From In Secret, All images © Friederike Von Rauch

Cheap & Plastique‘s Violet Shuraka interviews Berlin-based photographer
Friederike Von Rauch for issue #12. See more of Friederike’s work here.

C & P: You live and work in Berlin. How long have you been working there?
Friederike: My whole life, I grew up in former West Berlin, but I work wherever my projects take me.

C & P: Where do you photograph your various series? Is each series shot in a different location?
Friederike: Most series include a variety of different locations. Within the series I often switch the place. So for example for my series Sleeping Beauties I selected museums in Europe. The Transept series deals with churches of postwar modernism in Germany, Ash on the other hand is shot only in Iceland.

C & P: What inspires you to make a body of work about a particular space/place? Are these spaces that are accessible to all or do you seek out permission to photograph certain areas that are maybe hidden/off limits from public view?
Friederike: Most of the time I have seen a location and keep it in the back of my head until suddenly it seems exactly the right time to base a project around it.
A public and well-known place can generate this sort of fascination, if the particularity of the architecture or history of the place creates a special atmosphere.
I think this one moment of enchantment is what it takes to pique my curiosity. Many places you can simply visit, but many require painstaking preparation and permissions to gain access to for a photography project.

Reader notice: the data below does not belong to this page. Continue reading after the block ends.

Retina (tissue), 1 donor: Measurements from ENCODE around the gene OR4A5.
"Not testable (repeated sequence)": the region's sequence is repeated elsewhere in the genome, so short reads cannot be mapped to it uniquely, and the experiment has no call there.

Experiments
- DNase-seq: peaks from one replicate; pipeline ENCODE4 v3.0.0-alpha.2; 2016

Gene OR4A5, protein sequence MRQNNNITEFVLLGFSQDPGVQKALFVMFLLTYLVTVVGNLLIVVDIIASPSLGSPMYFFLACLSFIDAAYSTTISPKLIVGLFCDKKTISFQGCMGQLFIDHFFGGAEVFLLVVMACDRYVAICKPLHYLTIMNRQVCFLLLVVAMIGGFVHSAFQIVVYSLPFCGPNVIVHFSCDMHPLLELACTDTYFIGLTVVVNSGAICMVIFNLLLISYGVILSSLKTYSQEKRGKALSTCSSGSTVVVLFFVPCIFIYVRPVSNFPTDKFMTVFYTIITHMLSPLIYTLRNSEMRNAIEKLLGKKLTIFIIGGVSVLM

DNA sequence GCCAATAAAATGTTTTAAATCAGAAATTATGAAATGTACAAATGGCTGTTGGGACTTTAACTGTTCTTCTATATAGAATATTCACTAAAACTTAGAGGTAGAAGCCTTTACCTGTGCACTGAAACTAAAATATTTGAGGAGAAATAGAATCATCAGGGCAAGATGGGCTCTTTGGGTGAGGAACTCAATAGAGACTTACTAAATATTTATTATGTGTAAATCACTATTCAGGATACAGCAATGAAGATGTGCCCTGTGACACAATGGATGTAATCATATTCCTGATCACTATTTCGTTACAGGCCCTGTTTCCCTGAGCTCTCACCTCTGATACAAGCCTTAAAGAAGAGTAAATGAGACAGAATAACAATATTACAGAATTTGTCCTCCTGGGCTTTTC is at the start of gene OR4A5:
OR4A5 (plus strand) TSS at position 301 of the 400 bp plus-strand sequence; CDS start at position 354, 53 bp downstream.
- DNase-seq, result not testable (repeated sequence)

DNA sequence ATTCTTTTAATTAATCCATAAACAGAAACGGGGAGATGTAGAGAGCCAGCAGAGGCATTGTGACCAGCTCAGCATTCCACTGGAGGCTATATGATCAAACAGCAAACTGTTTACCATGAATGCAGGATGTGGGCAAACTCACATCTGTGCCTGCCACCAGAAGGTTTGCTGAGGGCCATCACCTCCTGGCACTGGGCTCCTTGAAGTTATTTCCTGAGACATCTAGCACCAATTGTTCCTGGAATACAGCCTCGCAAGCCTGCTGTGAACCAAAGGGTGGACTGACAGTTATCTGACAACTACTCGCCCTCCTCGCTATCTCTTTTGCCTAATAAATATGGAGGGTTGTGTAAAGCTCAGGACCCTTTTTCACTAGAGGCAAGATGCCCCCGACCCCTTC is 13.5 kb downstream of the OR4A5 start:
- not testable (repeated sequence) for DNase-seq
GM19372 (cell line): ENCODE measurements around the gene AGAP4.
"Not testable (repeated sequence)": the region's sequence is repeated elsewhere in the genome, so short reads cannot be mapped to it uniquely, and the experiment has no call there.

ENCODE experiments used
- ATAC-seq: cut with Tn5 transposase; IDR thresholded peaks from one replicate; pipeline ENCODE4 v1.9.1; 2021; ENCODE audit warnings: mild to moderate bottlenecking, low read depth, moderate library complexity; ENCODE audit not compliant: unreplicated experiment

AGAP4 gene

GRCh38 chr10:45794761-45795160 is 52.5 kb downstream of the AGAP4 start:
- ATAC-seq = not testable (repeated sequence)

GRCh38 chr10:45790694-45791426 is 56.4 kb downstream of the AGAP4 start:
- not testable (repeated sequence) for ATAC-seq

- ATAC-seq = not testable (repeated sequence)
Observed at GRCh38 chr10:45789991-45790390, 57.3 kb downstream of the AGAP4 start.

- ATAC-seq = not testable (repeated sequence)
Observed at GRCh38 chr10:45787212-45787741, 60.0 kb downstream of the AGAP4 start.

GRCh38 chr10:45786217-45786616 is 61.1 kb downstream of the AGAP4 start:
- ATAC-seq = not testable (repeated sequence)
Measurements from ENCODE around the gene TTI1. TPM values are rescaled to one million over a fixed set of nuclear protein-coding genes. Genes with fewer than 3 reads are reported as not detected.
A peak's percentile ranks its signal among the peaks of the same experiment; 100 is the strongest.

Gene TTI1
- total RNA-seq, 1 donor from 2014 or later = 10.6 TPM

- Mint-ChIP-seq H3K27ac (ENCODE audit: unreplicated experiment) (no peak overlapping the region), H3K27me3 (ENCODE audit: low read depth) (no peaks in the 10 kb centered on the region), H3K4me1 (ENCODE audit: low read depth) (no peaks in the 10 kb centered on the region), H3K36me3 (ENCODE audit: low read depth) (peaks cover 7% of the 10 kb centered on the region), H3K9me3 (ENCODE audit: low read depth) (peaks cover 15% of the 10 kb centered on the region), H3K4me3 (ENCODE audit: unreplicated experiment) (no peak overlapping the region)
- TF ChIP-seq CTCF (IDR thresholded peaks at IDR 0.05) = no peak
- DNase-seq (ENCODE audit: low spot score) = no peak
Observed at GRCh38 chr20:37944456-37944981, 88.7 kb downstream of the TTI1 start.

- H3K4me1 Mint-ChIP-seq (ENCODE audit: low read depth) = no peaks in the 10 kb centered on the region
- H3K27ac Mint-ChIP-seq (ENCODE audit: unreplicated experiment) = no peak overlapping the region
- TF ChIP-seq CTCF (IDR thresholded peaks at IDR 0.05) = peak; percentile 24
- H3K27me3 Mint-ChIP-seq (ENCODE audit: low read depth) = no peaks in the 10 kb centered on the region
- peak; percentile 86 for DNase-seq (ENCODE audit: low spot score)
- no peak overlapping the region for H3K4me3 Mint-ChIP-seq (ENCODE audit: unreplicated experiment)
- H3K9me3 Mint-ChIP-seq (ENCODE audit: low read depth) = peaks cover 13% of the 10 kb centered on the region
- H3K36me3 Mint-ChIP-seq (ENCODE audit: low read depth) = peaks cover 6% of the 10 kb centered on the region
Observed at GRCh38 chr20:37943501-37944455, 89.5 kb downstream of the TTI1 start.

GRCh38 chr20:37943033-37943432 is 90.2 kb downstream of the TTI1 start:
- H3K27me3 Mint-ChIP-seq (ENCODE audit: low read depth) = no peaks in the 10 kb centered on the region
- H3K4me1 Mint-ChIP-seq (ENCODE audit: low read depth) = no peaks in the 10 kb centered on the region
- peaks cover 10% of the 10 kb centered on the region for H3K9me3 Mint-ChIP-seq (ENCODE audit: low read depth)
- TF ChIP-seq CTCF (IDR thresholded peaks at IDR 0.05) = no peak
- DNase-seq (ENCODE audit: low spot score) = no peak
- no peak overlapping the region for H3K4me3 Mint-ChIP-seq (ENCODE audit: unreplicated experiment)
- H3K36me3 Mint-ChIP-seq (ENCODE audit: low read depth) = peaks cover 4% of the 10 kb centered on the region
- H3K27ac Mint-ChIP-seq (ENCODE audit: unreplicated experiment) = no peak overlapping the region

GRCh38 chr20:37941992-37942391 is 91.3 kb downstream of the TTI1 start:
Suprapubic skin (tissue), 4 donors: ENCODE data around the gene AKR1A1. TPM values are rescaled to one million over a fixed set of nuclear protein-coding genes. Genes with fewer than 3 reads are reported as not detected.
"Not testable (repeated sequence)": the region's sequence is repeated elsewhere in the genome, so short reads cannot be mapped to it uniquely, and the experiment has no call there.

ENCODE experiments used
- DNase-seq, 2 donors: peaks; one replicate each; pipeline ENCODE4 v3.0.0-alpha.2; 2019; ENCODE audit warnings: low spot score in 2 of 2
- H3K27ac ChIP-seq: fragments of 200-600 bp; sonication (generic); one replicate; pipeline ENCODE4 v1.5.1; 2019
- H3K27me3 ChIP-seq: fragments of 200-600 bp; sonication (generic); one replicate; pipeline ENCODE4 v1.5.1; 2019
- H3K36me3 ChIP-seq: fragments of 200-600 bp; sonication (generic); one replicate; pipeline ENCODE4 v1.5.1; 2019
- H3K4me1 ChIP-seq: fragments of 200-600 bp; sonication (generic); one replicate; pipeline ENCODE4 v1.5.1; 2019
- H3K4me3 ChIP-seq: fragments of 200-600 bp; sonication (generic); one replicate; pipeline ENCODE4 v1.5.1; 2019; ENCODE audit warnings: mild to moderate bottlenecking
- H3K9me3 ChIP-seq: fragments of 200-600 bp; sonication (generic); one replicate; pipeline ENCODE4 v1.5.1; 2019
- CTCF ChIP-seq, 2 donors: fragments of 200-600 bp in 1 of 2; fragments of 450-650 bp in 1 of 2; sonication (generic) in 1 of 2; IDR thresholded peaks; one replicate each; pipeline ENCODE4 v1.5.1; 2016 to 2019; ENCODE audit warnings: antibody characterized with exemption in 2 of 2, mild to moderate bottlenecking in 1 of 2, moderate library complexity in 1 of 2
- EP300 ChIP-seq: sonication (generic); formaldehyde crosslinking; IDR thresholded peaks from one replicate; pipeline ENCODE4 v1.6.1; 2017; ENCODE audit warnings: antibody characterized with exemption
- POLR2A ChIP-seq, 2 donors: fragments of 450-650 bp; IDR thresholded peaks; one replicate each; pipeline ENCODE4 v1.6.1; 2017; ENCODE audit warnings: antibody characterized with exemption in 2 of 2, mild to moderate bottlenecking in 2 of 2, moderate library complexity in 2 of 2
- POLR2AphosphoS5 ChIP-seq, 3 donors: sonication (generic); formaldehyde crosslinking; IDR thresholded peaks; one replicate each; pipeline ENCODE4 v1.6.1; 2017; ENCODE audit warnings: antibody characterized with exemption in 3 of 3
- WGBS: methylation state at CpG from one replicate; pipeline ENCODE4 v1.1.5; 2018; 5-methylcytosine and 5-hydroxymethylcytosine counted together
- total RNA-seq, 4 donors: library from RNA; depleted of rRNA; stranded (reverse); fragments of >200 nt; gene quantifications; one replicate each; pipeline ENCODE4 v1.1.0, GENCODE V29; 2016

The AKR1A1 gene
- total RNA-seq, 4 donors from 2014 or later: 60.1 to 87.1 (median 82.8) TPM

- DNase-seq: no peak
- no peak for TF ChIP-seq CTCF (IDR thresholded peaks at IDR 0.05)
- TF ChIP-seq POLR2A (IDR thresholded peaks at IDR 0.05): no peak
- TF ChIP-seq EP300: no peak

From In Secret, All images © Friederike Von Rauch

C & P: Is there any architectural space or place that you have always wanted to photograph?
Friederike: There are still quite a few, most of the time my creative work only starts after tedious process to gain permission.
For it to even happen at all, you need a certain amount of patience. So, really, everything is still possible!

C & P: Many of your photographs capture light cascading down a wall or in a corner of a room, various abstract details within an interior, details that many may not notice when passing through a space. What interests you about architecture and the small details that emerge when a space is looked at in a certain angle and with certain light? Are you more interested in the details rather than a place as a whole?
Friederike: …I am not sure since it is only through the whole architecture of a building I’m there at all. Then, however, and especially lately, it pulls me into corners, walls, and little details that I seem to notice. But initially I have to free myself of all stimulatory sensations, which can take awhile. When I do see my motive, I recognize it straight away, and then its meaning becomes clear to me—even more if it has been sitting there right in front of me the whole time.
For example: I find something that seems interesting at first, but that is not worth photographing. Then, something changes unexpectedly—the light, perhaps—and it might just happen that suddenly I am mesmerized by the whole setting.


From Neues Museum, All images © Friederike Von Rauch

C & P: There is a certain mood evoked through light and shadow in the spaces you choose to photograph. What draws your eye to these minimal, abstracted, geometric, compositions?